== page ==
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close application. But do not mistake aversion for incapability. Is disinclination to study a deficiency in an instructor? Is it likely to render him less useful than he might otherwise be? Are the pur'poses of his appointment less likely to be answered through such a deficiency? Then, depend upon it, it is his duty to endeavour to overcome this aversion. I know of nothing more hostile to improvement, than that aptness there is in those who have contracted bad habits, to conclude, that they are invincible defects of nature. They who are fixed in such an opinion make no effort to correct the fault to which they are addicted. But assuredly this is not Christian prac tice. We are taught by the word of God to struggle with nature; and we ought to consider, that the deeper the root of any fault lies, the more strenuous ought to be our endeavours to eradicate it. But where the fault is of such a nature, that others are likely to be losers by it, even in their most important concerns, "how dwelleth the love of God in us," if we do not strive and pray to get the better of it?
It seems well worthy of your consideration, my dear friend, that many of your hearers are men of education. Since God sends you such hearers, you should endeavour to meet them, like "a workman that needeth not to be ashamed" in their presence. But I much question, whether you will be able to appear before them in this respectable light, if the business of preparing for the pulpit be not entered upon until the last day of the week.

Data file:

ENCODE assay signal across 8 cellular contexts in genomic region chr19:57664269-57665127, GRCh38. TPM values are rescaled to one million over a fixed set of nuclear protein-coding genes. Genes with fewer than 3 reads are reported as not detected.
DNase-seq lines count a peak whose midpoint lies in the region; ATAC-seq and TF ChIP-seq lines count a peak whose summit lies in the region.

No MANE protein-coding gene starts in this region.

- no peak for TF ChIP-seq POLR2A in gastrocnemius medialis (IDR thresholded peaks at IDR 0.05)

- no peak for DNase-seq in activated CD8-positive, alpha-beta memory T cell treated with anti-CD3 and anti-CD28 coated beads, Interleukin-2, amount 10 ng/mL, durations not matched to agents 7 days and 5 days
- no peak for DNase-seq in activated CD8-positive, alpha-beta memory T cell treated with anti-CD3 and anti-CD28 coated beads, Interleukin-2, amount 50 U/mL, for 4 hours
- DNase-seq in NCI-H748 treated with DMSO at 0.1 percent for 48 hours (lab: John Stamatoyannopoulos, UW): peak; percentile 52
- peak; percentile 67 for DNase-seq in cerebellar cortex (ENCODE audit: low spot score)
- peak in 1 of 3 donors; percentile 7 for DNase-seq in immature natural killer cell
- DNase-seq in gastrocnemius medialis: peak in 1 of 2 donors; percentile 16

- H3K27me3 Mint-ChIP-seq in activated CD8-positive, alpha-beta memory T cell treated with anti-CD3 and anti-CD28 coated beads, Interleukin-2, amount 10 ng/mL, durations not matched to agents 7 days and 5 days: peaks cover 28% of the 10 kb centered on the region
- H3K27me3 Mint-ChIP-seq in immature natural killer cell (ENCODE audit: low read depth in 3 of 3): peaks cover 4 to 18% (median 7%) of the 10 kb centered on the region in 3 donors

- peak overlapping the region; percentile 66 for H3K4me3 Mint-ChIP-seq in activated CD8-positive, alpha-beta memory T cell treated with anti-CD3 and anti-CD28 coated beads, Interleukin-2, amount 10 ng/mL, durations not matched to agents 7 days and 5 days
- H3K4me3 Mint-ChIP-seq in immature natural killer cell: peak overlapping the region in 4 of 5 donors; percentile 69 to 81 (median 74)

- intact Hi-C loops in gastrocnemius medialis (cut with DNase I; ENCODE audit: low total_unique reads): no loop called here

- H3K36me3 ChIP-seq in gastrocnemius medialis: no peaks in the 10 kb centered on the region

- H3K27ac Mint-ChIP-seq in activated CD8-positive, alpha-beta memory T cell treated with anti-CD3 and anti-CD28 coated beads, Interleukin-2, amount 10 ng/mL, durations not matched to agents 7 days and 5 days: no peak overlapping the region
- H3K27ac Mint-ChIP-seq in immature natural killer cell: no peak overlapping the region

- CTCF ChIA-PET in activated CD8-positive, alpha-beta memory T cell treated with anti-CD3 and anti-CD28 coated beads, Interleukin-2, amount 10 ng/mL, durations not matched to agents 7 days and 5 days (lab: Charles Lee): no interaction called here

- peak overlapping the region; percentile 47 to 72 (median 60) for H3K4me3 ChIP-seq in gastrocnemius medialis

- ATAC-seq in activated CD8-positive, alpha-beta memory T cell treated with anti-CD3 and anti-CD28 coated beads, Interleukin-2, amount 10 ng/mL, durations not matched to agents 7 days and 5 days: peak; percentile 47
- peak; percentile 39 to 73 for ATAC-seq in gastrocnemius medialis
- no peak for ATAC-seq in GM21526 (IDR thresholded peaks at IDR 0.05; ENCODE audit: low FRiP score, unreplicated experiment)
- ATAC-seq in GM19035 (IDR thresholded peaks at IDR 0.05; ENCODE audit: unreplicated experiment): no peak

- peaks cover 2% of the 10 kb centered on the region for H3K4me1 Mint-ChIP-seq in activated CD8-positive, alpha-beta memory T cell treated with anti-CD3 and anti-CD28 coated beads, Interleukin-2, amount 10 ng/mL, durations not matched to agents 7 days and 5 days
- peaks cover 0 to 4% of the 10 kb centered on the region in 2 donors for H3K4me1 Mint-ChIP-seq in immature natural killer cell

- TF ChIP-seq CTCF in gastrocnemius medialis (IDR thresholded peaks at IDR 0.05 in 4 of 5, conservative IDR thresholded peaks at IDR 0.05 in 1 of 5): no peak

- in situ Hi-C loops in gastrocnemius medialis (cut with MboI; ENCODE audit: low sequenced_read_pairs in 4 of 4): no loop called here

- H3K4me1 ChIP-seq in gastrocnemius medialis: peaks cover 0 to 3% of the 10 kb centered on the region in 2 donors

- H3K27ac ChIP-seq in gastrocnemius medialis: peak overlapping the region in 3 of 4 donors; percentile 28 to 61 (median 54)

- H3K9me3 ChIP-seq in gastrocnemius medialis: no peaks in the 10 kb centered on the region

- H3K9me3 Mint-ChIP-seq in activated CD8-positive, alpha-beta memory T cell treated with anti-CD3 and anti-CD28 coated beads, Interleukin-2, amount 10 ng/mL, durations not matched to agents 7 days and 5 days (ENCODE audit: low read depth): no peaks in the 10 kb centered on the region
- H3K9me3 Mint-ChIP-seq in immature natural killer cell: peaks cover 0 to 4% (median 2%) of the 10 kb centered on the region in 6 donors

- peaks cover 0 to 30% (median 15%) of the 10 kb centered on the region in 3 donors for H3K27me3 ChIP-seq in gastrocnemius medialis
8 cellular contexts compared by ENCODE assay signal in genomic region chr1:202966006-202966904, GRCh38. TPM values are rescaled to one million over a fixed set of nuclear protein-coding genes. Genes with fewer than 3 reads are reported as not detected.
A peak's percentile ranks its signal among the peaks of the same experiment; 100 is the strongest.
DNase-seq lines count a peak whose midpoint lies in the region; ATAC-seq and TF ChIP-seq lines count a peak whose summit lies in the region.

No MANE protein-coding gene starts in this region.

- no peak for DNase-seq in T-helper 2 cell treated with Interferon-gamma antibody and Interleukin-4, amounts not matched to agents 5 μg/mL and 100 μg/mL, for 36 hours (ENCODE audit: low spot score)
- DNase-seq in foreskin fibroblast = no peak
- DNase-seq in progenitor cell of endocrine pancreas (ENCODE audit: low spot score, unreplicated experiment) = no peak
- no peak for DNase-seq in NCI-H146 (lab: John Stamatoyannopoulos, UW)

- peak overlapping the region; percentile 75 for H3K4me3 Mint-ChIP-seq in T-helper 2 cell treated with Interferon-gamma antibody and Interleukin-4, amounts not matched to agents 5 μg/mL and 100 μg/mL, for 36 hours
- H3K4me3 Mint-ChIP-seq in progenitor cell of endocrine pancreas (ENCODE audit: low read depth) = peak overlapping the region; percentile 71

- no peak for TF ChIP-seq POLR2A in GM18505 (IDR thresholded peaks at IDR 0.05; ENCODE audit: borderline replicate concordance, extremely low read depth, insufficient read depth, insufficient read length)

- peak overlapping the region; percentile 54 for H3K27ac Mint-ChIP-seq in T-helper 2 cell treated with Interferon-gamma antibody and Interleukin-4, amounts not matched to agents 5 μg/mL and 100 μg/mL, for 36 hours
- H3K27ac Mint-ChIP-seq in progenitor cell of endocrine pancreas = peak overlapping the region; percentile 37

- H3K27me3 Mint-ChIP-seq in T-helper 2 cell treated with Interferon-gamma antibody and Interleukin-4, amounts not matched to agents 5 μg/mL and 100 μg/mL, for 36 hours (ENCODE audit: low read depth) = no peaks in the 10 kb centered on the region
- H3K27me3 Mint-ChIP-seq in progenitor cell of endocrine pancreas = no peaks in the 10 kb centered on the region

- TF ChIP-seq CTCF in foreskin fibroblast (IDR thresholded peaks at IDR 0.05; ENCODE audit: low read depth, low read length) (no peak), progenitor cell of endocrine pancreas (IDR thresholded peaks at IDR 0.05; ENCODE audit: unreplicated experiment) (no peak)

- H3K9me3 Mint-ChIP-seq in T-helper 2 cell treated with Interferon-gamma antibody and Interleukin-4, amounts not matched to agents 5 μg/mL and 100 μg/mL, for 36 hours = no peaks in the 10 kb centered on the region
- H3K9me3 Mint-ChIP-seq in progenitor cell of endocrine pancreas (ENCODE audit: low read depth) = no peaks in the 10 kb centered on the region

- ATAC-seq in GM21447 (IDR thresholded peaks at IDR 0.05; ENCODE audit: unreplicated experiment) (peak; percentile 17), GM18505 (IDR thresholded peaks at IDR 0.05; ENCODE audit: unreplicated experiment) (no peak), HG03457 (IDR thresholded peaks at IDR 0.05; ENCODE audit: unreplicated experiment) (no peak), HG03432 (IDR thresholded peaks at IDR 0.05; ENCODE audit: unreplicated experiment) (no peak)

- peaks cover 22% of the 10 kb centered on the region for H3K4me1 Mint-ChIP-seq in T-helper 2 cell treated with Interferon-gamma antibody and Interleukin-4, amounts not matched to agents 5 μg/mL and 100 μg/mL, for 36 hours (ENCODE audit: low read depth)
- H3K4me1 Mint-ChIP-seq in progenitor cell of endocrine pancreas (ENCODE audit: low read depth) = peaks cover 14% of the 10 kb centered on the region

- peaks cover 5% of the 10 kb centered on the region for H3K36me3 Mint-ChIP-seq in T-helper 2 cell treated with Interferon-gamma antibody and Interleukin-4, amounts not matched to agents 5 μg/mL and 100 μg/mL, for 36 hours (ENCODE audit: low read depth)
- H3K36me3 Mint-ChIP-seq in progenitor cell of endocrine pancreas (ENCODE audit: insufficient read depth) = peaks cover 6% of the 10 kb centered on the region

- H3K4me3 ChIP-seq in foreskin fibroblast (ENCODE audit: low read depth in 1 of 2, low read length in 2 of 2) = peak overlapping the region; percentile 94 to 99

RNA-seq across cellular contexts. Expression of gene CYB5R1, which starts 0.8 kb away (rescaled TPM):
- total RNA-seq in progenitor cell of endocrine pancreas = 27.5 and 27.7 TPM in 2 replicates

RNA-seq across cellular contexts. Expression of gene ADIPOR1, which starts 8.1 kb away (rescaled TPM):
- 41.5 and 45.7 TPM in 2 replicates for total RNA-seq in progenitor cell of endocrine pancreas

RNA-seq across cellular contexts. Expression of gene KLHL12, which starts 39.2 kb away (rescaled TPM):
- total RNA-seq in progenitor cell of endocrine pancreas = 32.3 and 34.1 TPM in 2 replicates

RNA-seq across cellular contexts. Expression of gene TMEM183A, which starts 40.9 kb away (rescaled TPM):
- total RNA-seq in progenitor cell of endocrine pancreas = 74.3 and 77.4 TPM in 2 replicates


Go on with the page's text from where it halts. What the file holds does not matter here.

I am aware that there are other occupations besides those of read ing and writing, to fill up the six days of the week; and that there is more to do in your large parish than one person can discharge. But yet, from the peculiar nature of your situation, your preaching
ought to be a main object of your attention. It is the only means by which you can approach the great bulk of the company who resort to
With respect to your
stated parish concerns, there are many other ways of carrying on the purposes of your ministry. The catechising of children, the distribution of religious tracts, the promotion of family prayer, and the formation of societies for the reformation of manners, are all incumbent duties of a parish minister, and tend so materially to carry his public instructions into effect, that I trust you will make a point of giving much of your attention to these things. It is, I am apt to think, for want of accompanying our discourses with these means of improvement, that the most edifying sermons have often little effect even in some places where they are con stantly delivered.